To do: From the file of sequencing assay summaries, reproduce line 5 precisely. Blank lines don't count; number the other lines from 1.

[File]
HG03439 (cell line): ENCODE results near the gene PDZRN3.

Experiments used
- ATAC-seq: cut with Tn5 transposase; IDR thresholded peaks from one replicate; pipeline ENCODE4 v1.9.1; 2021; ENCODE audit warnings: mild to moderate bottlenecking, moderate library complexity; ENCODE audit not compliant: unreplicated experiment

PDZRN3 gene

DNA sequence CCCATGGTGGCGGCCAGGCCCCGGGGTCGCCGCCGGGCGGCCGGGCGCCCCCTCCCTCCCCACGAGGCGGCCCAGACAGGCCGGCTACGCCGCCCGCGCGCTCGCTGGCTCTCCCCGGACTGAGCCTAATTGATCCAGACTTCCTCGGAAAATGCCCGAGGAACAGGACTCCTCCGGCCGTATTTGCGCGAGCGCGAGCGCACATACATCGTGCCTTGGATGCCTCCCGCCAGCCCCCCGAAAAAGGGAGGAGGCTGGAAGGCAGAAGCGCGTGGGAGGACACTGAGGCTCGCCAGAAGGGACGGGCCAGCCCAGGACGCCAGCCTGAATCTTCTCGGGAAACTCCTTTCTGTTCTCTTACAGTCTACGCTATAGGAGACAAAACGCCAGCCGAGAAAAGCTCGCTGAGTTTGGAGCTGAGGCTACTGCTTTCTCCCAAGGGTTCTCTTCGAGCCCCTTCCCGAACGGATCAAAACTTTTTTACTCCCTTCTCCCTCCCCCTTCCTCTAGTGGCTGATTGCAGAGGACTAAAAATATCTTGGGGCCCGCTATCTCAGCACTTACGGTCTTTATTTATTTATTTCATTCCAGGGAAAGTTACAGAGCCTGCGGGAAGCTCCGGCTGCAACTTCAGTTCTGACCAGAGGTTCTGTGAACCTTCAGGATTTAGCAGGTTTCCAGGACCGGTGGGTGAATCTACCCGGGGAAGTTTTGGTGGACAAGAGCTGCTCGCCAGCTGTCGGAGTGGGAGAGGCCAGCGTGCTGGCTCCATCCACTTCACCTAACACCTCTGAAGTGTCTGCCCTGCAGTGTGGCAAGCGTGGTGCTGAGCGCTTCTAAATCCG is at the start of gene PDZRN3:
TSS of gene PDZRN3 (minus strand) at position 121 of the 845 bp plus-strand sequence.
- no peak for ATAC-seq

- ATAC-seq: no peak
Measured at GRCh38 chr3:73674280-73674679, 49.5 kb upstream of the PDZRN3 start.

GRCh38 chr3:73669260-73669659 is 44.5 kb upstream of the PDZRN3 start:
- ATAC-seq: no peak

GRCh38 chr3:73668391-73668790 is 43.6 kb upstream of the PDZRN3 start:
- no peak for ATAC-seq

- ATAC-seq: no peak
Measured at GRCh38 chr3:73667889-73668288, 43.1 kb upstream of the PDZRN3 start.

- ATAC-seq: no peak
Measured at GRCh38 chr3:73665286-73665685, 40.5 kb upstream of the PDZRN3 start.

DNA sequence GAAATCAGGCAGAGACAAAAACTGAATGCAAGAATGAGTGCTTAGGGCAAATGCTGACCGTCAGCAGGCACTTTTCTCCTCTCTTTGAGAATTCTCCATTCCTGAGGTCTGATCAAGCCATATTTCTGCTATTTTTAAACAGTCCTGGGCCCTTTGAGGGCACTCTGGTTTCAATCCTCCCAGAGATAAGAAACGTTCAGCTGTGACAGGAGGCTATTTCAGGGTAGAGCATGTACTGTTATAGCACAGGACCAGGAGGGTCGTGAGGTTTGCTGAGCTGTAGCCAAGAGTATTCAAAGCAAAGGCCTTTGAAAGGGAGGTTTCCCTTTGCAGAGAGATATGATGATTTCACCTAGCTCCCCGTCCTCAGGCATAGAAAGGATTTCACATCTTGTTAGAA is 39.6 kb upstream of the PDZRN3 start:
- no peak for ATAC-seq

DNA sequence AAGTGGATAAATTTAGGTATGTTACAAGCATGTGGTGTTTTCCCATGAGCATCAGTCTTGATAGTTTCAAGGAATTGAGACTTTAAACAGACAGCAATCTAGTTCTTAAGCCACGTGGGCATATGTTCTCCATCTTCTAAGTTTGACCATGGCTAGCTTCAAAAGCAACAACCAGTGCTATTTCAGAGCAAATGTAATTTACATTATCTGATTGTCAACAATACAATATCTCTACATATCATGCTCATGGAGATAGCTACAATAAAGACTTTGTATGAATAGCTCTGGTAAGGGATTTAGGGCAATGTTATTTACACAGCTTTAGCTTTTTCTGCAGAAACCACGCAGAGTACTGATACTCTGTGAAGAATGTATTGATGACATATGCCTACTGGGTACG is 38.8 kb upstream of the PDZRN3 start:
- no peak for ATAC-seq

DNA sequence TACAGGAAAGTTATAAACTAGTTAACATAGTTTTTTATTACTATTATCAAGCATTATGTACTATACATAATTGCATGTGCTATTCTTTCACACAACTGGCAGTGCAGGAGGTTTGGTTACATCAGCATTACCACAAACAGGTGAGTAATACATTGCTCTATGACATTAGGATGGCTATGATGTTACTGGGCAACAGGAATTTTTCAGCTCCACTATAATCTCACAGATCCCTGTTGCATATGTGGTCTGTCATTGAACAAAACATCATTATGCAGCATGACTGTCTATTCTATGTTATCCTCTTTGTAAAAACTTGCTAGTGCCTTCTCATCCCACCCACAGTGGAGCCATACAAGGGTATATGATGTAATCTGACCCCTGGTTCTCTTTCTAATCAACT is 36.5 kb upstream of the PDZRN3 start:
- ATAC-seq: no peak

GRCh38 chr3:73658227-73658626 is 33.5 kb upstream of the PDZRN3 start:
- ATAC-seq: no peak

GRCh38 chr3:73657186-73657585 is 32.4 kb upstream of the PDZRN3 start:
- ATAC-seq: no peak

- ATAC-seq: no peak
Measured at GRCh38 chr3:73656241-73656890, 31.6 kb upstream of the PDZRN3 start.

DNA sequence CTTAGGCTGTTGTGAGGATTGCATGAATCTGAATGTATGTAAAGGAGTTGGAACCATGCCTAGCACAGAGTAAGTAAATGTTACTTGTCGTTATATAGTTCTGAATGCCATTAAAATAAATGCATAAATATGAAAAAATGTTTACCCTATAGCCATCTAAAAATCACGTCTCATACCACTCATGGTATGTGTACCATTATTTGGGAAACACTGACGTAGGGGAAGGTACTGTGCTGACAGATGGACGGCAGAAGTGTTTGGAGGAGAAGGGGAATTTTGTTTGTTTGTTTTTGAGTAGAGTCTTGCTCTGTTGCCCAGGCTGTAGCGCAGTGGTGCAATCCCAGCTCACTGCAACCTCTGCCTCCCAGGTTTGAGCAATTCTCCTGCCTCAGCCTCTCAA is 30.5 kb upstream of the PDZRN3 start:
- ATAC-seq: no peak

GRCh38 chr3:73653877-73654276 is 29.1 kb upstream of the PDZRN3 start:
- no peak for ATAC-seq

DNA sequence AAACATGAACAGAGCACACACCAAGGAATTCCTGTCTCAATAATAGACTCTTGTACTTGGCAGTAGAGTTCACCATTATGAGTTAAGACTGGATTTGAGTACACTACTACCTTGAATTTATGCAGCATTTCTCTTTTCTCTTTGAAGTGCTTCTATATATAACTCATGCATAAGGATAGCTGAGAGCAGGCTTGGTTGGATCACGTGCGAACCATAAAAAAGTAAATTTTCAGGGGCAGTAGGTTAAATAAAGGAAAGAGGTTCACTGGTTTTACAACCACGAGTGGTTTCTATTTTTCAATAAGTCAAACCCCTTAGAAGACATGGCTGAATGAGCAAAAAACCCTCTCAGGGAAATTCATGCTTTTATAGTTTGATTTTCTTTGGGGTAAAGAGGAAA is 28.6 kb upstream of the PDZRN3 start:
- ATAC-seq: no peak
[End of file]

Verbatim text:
DNA sequence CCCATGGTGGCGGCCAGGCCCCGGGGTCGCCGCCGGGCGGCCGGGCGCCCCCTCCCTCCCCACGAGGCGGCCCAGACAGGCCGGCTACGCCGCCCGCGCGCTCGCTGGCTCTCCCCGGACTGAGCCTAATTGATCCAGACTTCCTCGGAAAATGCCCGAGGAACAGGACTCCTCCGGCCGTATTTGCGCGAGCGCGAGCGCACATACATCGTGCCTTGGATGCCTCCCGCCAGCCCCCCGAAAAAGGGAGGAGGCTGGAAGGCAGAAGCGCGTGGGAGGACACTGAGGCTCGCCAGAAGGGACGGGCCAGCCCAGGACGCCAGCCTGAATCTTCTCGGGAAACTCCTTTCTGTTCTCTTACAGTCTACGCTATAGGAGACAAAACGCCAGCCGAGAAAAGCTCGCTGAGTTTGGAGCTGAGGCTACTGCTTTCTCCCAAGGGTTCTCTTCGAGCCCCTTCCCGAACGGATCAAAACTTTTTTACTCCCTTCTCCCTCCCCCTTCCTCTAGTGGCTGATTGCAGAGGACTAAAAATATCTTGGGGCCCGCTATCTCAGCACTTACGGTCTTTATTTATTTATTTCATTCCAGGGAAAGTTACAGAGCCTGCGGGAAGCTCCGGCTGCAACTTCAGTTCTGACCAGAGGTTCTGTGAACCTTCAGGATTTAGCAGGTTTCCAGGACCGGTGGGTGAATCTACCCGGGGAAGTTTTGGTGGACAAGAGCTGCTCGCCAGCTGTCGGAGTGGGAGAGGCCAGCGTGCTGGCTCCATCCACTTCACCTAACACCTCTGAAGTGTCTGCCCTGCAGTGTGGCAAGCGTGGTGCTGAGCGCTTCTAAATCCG is at the start of gene PDZRN3: